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What’s The Price? Simple Question, Complicated Answer In Medicare

I wrote to Medicare a while back, asking for a price. I know nothing is simple in the world of health care costs, but I just needed one number, a number Medicare uses all the time, I supposed, to calculate payments to doctors and hospitals.

Here’s what I wanted to know: How much does Medicare pay a particular hospital in Boston for a colonoscopy? (It was for a story I wrote about searching for the best colonoscopy.)

The first emailed response I got, at a time when the system is supposed to be working toward more price transparency, was barely in English.

For the inpatient hospital side:

If you want to calculate a hospital specific DRG payment for a specific fiscal year, look at that year’s IPPS Impact file to get the hospital’s wage index.

Then you can look at Table 5 for the FY 2009 Final Rule to get the relative weights for the MS-DRGs you are interested in. Finally, you can determine the FY 2009 labor related share and non-labor related share rates from Table 1A in the FY 2009 Final Rule.

These files and tables can be found here:

Then the hospital specific DRG payment can be calculated as follows: (wage index x labor related share + non-labor related share) x DRG relative weight.

For the outpatient side:

Medicare Part B data by procedure code for specific years are posted: Data are presented by 5-digit code so you would need to know the code for CT scan and MRI. Code range categories are identified in the readme file which is included in the zipped file.

A colonoscopy for the inpatient side does not affect the MS-DRG assignment. You will only be able to narrow it down by looking at the procedure codes. Below are the two most common reported.

ICD-9-CM procedure code 45.23, Colonoscopy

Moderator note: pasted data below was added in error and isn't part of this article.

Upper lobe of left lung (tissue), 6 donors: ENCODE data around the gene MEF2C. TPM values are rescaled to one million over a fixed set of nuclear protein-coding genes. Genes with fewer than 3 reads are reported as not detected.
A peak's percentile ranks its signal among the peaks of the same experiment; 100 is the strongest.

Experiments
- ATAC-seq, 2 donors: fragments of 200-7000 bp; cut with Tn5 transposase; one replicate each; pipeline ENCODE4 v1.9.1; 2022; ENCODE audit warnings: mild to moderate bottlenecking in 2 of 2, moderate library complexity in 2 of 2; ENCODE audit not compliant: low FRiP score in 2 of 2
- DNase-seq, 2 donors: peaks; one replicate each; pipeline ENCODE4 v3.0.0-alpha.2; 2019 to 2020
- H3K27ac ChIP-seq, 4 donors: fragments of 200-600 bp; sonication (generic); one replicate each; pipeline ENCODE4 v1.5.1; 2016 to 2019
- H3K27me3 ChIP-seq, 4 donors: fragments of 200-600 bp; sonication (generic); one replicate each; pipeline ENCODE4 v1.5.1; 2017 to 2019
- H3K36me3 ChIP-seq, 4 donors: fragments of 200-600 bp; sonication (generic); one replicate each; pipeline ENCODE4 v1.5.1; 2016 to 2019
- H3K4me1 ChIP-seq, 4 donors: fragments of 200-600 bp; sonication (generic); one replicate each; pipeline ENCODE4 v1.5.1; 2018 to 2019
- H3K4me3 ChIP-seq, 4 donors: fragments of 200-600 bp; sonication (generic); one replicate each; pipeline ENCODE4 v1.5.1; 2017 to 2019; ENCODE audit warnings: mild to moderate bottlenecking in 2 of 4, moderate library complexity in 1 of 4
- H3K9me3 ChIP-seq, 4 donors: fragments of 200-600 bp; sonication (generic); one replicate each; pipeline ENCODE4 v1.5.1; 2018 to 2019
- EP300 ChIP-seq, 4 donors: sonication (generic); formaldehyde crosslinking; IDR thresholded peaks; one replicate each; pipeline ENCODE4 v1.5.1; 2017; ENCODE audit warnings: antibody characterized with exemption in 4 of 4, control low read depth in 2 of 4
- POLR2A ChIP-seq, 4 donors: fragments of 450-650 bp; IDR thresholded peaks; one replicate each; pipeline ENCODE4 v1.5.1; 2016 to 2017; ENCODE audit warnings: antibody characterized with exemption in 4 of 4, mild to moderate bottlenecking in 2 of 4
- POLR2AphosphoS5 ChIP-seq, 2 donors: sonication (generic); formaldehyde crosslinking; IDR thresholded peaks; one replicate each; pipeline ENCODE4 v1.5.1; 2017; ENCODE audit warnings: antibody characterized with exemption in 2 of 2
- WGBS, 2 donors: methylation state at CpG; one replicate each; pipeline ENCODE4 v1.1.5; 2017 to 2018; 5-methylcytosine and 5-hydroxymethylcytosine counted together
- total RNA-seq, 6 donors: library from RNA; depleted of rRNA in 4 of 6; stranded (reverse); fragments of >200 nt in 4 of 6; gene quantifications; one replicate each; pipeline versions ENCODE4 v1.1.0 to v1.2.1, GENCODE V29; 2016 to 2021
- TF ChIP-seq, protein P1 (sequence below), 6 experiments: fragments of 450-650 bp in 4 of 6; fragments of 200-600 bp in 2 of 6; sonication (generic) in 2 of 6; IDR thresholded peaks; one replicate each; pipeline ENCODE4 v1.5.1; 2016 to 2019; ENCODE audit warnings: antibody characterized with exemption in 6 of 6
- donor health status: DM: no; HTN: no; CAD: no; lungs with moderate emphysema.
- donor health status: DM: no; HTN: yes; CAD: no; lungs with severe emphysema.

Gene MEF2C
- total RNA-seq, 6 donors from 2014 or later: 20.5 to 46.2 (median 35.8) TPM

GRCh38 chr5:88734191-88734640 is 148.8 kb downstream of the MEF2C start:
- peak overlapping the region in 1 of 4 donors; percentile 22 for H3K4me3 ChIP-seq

ICD-9-CM procedure code 45.25, Closed [endoscopic] biopsy of large intestine – this code includes colonoscopy with biopsy

So I write back to Medicare. Really, I ask, is this what I have to do to find out how much you pay a hospital for a basic test? Well, says the Medicare media contact, that’s the calculation if you have the test in a hospital. Since many colonoscopies are done in outpatient clinics, you could also follow these instructions:

Addendum A for January 2013

APC 0158 looks like it would be the correct APC

The quarterly Addenda A and B that are used for payment are at

I clicked that first link, accepted the terms of use, and found a spreadsheet with several thousand procedures and prices.

AND, the answer to my question is (drum roll please)…$611.77.

I’m going to keep that second link handy (not the table, because it will be updated periodically) for Medicare’s outpatient prices. I still have no idea how I would calculate what Medicare pays for tests and procedures that happen inside a hospital.

This is important because Medicare prices are often the basis for negotiations between insurers and hospitals or physician groups. To know if a certain hospital is charging a lot more than what’s considered reasonable for a procedure, it helps to know the Medicare price — if you can find it.

Medicare does a lot of cool things. The Blue Button (and the new iBlueButton app) has been helpful several times in monitoring my mom and my sister’s health care record. So why is it so hard to calculate what a hospital is paid? I’m still searching for that answer.

I’ve asked, several times, to speak to the Ombudsman at Medicare to find out how this vast agency plans to make prices more accessible. And I hope to post an update soon.

This article was produced by Kaiser Health News with support from The SCAN Foundation.

This story is part of a collaboration that includes WBUR, NPR and Kaiser Health News.